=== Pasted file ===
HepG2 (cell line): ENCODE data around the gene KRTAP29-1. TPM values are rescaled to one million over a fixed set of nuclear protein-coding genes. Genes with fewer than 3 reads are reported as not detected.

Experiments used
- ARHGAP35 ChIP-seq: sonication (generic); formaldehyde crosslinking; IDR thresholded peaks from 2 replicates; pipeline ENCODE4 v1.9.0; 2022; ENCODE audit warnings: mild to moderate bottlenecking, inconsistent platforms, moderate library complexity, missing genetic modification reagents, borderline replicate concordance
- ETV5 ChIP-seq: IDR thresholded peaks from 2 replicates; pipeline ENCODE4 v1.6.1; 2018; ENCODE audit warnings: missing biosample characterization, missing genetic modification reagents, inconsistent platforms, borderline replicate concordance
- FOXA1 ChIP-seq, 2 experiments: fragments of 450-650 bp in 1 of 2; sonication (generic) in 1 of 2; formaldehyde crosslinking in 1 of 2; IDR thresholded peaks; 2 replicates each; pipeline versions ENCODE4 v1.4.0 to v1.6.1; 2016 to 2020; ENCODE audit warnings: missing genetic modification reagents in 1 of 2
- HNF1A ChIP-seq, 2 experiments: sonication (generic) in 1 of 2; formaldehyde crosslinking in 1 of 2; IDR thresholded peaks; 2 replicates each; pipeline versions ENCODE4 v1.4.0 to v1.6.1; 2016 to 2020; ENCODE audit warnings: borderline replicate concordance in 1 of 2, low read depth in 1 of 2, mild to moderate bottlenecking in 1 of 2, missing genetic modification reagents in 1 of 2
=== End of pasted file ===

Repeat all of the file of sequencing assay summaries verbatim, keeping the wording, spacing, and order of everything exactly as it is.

HepG2 (cell line): ENCODE data around the gene KRTAP29-1. TPM values are rescaled to one million over a fixed set of nuclear protein-coding genes. Genes with fewer than 3 reads are reported as not detected.

Experiments used
- ARHGAP35 ChIP-seq: sonication (generic); formaldehyde crosslinking; IDR thresholded peaks from 2 replicates; pipeline ENCODE4 v1.9.0; 2022; ENCODE audit warnings: mild to moderate bottlenecking, inconsistent platforms, moderate library complexity, missing genetic modification reagents, borderline replicate concordance
- ETV5 ChIP-seq: IDR thresholded peaks from 2 replicates; pipeline ENCODE4 v1.6.1; 2018; ENCODE audit warnings: missing biosample characterization, missing genetic modification reagents, inconsistent platforms, borderline replicate concordance
- FOXA1 ChIP-seq, 2 experiments: fragments of 450-650 bp in 1 of 2; sonication (generic) in 1 of 2; formaldehyde crosslinking in 1 of 2; IDR thresholded peaks; 2 replicates each; pipeline versions ENCODE4 v1.4.0 to v1.6.1; 2016 to 2020; ENCODE audit warnings: missing genetic modification reagents in 1 of 2
- HNF1A ChIP-seq, 2 experiments: sonication (generic) in 1 of 2; formaldehyde crosslinking in 1 of 2; IDR thresholded peaks; 2 replicates each; pipeline versions ENCODE4 v1.4.0 to v1.6.1; 2016 to 2020; ENCODE audit warnings: borderline replicate concordance in 1 of 2, low read depth in 1 of 2, mild to moderate bottlenecking in 1 of 2, missing genetic modification reagents in 1 of 2